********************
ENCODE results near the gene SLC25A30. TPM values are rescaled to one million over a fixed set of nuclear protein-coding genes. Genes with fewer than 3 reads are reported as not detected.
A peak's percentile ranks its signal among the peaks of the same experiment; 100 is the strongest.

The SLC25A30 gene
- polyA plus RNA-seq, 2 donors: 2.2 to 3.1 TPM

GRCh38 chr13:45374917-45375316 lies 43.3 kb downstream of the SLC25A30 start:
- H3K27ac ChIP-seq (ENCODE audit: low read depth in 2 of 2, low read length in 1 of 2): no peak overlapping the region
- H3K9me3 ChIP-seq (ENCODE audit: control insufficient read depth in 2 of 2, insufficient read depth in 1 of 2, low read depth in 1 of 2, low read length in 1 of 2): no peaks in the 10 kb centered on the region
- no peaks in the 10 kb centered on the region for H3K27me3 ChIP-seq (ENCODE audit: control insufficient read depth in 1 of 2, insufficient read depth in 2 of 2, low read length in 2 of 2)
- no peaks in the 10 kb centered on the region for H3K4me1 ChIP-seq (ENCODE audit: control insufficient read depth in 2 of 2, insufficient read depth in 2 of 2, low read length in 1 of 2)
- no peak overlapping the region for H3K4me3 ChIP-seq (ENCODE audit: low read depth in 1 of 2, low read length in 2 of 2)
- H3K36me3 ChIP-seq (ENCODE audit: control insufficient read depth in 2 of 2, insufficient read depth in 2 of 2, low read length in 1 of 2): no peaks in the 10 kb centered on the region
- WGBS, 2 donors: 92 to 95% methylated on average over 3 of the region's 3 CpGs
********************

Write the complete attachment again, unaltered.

ENCODE results near the gene SLC25A30. TPM values are rescaled to one million over a fixed set of nuclear protein-coding genes. Genes with fewer than 3 reads are reported as not detected.
A peak's percentile ranks its signal among the peaks of the same experiment; 100 is the strongest.

The SLC25A30 gene
- polyA plus RNA-seq, 2 donors: 2.2 to 3.1 TPM

GRCh38 chr13:45374917-45375316 lies 43.3 kb downstream of the SLC25A30 start:
- H3K27ac ChIP-seq (ENCODE audit: low read depth in 2 of 2, low read length in 1 of 2): no peak overlapping the region
- H3K9me3 ChIP-seq (ENCODE audit: control insufficient read depth in 2 of 2, insufficient read depth in 1 of 2, low read depth in 1 of 2, low read length in 1 of 2): no peaks in the 10 kb centered on the region
- no peaks in the 10 kb centered on the region for H3K27me3 ChIP-seq (ENCODE audit: control insufficient read depth in 1 of 2, insufficient read depth in 2 of 2, low read length in 2 of 2)
- no peaks in the 10 kb centered on the region for H3K4me1 ChIP-seq (ENCODE audit: control insufficient read depth in 2 of 2, insufficient read depth in 2 of 2, low read length in 1 of 2)
- no peak overlapping the region for H3K4me3 ChIP-seq (ENCODE audit: low read depth in 1 of 2, low read length in 2 of 2)
- H3K36me3 ChIP-seq (ENCODE audit: control insufficient read depth in 2 of 2, insufficient read depth in 2 of 2, low read length in 1 of 2): no peaks in the 10 kb centered on the region
- WGBS, 2 donors: 92 to 95% methylated on average over 3 of the region's 3 CpGs